PUJOL – Photo by Jamie Goodsell

Daniel Pujol is not just making music. He’s creating source material for a universal reinvention, or apocalypse—whichever comes first. Underneath the gnarled garage roof from which his music emerges comes an intense sense of self-awareness and self-conscious focus on what those songs project, or predict. His music ignores, or doesn’t care about, the undefinable thing of authenticity. Or as Pujol puts it, “I would rather make art with no real reference to anything but itself.” When I caught up with Daniel recently, the conversation moved from manufactured internet lives to communicating one’s identity to Keanu Reeves’ projected fear.
This past Friday I caught Pujol at Death By Audio in Brooklyn, playing songs from the band’s new album Kludge, as well as songs they’ve been playing live in basements and bars for years now. The band playing before Pujol wore an odd homogenous uniform of denim vests with cut-off sleeves, so Pujol’s sneering Nashville swagger was a much-needed breath of slightly salty air. As was this interview.


How’d you come up with the name Kludge?
I saw an article called, “Is America A Kludgeocracy.” I liked the word “kludge.” “A hard to maintain yet effective and quick solution,” is a crude, Wikipedia definition of the word. I thought the word described the actual making of the album as well as some of its themes. I rented a tiny strip mall unit in Mt. Juliet, TN and worked there with the producer, Doni Shroader, after office hours all night for basic tracking. Essentially, we were setting up each tracking day at 5 p.m. and tearing it down at 5 a.m. Then recording just hopped around to all these different places, both before and during mixing at Battle Tapes, which was expanding and under construction. For instance, vocals for Judas Booth were done in a half-finished tracking room during the construction workers’ off days. Total kludge.
How do you think the process of recording the album at a time when most people were sleeping affected how it came together?
There were no distractions. I’d bring in a song, narrate its tiny world to Doni, and then he would try to translate that world through recording techniques. Outside was just a dark highway road, closed businesses, no people and wifi—that was it. A total blank canvas for feels. Also, the band was able to get comfortable in the recording environment. I wasn’t having to blow through sessions because I was paying $500 a day for a room. There were party lights and a projector in there, so we would put on muted movies and videos to set the tone for what we were trying to achieve. Things were able to vibe, and anyone that was there at 2 a.m. obviously wanted to be there for creative reasons; so we had the time and the attitude for experimentation. Doni and I would set up, Brett and/or Clay would show up, I would make coffee and then we would get to it. I was able to encourage the stylistic performances I wanted from each band member, and Doni was able to develop them into the sonic picture as a producer. It would be 3 a.m., everything’s lit like a roller rink, and I would be looking at Brett saying, “like you’re riding an elephant and playing a reed horn.” And, of course, it’s spooky out there in the middle of the night. That definitely aided the “cartoon nightmare” vibe I was hoping for.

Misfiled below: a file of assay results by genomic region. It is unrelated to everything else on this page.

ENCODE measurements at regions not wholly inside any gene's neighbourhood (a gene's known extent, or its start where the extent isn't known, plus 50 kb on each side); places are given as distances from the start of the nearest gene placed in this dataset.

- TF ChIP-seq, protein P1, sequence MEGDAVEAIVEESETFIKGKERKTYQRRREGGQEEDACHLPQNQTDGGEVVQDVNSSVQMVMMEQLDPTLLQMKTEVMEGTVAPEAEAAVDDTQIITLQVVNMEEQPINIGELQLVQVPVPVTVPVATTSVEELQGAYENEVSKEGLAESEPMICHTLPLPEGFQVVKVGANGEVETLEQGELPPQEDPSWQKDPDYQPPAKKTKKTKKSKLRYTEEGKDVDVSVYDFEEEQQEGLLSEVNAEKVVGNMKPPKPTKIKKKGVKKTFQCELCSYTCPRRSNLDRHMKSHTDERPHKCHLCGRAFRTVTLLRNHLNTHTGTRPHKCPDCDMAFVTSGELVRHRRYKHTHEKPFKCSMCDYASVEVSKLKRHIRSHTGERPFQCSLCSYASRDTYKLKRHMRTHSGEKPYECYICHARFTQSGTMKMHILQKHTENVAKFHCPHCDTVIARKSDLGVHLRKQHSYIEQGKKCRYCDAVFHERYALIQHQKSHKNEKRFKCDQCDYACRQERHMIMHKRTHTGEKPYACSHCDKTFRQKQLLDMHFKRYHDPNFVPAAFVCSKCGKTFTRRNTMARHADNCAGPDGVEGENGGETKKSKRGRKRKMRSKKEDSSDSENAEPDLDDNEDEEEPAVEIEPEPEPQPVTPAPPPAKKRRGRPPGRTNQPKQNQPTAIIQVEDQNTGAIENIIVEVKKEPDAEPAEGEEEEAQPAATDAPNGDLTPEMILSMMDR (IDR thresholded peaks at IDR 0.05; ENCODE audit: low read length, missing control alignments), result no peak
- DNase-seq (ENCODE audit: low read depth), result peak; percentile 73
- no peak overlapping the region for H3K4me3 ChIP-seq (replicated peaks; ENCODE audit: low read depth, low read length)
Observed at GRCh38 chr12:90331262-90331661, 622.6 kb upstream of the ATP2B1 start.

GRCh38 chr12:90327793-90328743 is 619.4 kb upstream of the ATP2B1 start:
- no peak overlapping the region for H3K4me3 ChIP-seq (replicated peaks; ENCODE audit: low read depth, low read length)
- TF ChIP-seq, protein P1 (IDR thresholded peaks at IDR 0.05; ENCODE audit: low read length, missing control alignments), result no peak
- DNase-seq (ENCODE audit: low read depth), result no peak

Have you ever read the Situationists’ Society of the Spectacle? Definitely getting those vibes.
Well, without getting into citation, I’ll see what I can say. I don’t have my books unpacked. I think their argument that the mass dissemination of images can create an “autonomous image” of reality is something we do everyday now. This “image” is sort of a cultural myth that idolizes the dominant socioeconomic model. It justifies and perpetuates itself by merely existing because it informs the thoughts, language, choices, options, and actions of all the “witnesses” acting outside it, and then back at it.
But maybe it’s not just for the ad firms, “the man” or the culture industry anymore. We’re encouraged to sell manicured versions, or images, of ourselves to each other on the internet all day long, and if we are consistent enough with that identity, we are rewarded with reinforcement via customized ads, information, social circles, and by the recognition from the other manicured selfs we’ve allowed into the pipeline. This stuff’s happened at the grocery store for years, but now it doesn’t even require eye contact. Maybe identity is now just a commodity, and “being an individual” upholds the dominant mode of production. If so, that would be very confusing. It would be easy to confuse your “self” with your “sense of self.” Or your abstract identity with your physical body. I am interested in writing about the relationships between humans and things, ideas, each other and themselves. I think the writings loosely defined as “Situationist” are excellent source material for finding language to describe the ideas, situations and feelings of “the now” from a historical perspective.
I found elements of paranoia tied to pop culture in Kludge. Do you think this is kind of an inevitability of modern life?